April Fools’: Coronavirus: Masks, fear or fashion?
The other day at work, I served a table of four people. Mom, dad, two daughters. Mom had on a personalized facial mask, pink and purple floral material with pink ear straps.
Now hear me out, you come out in public, to a restaurant and use a cup with no straw, direct mouth contact on the rim. Don’t mind the lipstick marks from the last customer. You use plates and cutlery that has been barely run through the dishwasher in the back. You wait in the crowded lobby for 35 minutes for a table on a Saturday night. If you were REALLY worried about getting sick, you would have stayed home. You would have made your own food and used your own clean dishes. If you were REALLY worried about getting sick, why are only you wearing a mask? Wouldn’t you also want both your young daughters and husband wearing one too?
Which leads me to believe, are people wearing these silly masks because they are genuinely afraid, or because they see the masses doing it and feel like they have to too. Are people seeing these masks as another chance to personalize their outfit, or as an actual preventative measure against this virus?
According to Dr. Willaim Schaffner, the masks “are not effective against respiratory illnesses like the flu and COVID-19. If it were, the CDC would have recommended it years ago. But they don’t, because the CDC makes science-based recommendations.”
The CDC states that these masks do not form a snug seal around the wearers face. Some people state they wear it to keep from touching their face. This has failed to stop people from doing that, if anything has made it worse. With the constant adjusting and moving the mask to eat or drink, the facial touching has actually increased.
“The CDC has changed their recommendations on masks so many times I don’t buy anything they say anymore. One day it’s protective, then the next they say it’s not effective enough. If they work so well, why do I need to wear one if everyone else has one on, they should be safe right?” said Chris Pappas.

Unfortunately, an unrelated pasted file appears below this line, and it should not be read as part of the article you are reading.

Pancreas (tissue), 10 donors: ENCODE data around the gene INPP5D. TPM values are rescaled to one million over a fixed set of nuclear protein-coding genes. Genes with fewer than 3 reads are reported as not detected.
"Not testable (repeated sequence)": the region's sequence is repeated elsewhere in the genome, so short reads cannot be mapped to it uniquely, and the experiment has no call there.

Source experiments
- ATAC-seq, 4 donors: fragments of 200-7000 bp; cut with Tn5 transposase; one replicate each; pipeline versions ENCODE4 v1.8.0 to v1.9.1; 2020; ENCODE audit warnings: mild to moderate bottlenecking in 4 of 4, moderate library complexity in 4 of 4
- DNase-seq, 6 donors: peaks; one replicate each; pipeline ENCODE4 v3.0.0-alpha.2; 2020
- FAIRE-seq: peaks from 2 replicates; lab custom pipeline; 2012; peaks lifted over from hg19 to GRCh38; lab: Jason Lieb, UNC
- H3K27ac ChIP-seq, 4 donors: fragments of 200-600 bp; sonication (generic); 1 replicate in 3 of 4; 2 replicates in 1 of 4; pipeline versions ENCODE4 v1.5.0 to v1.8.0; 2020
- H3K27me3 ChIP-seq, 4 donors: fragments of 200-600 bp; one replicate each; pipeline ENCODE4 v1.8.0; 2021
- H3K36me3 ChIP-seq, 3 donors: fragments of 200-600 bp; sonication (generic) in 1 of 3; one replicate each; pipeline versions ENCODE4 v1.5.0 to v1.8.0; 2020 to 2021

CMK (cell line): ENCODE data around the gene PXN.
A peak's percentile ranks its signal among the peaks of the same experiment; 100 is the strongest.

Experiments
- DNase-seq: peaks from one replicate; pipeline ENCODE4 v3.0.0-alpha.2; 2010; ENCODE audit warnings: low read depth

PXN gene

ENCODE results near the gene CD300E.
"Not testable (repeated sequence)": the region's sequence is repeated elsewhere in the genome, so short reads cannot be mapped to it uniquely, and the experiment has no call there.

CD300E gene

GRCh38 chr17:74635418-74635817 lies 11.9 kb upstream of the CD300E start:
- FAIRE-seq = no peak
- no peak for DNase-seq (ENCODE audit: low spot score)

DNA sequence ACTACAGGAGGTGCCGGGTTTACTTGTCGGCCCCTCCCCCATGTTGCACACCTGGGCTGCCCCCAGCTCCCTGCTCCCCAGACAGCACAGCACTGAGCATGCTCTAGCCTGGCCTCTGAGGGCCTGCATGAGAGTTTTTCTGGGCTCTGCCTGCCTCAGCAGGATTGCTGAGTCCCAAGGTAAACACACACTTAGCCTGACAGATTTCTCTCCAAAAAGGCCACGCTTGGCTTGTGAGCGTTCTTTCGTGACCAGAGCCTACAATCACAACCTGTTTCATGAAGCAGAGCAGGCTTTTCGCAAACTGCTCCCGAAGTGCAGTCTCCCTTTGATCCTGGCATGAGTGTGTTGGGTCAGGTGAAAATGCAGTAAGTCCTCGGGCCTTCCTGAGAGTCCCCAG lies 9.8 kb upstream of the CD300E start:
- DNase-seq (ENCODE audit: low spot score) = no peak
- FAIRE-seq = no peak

“Lynn Bufka, a clinical psychologist and senior director at the American Psychological Association, suspects that people are clinging to masks the same reason they knock on wood or avoid walking under ladders. ‘Even if experts are saying it’s not going to make a difference, a little part of people’s brains are thinking, well it can’t hurt. Maybe I’ll cut my risk just a little bit, so it’s worth it to keep wearing it.’ In this sense, wearing a mask is suspicious behavior. If someone wore a mask while the illness was spreading and the user did not get sick, they may credit the mask for keeping them safe. Seeing people around you wearing masks when you’re not, can also heighten anxiety about coronavirus and make it seem like the virus is nearby and spreading even if it’s not. It could make you feel like, wait, am I missing something?” says an article on Time.com.
“I mean, I don’t know. I see everyone wearing one when I go to the store or driving around, it makes me feel like people are scared of me when I don’t wear one. It’s like I’m the odd man out and people give nasty looks. If I remember to bring one, I’ll wear a mask just so people don’t call me out.” said Gabrielle Singer.
Celebrities like Bella Hadid, Gwyneth Paltrow, Steve Harvey, Kate Hudson, Selena Gomez, Brody Jenner, Summer Walker, Sophia Richie, Austin Mahone, have all posted pictures on social media sporting bejeweled masks, head to toe plastic wrap, bottles of Purell, plastic gloves and captions like #travel2020, “Wash your hands!”, and #Paranoid. Paltrow posted a selfie referencing her role in the 2011 movie Contagion with the caption ‘I’ve already been in this movie.” on her Instagram account. With so many celebrities promoting the use of these masks, people will think it’s trendy instead of practical. There are now shortages of these masks and hospitals are unable to give them to people who are actually sick.
If you are genuinely afraid of this virus getting to you, take the same precautions that you already should have been doing all along. Common sense is to keep your hands away from your mouth, cough or sneeze into your elbow ditch, wash your hands often, and don’t be gross. We are taught these skills at a young age and it seems as if a lot of adults have forgotten their hygiene manners. So many people are offended at the mere sound of someone coughing nowadays, that they forget to take the same measures themselves.
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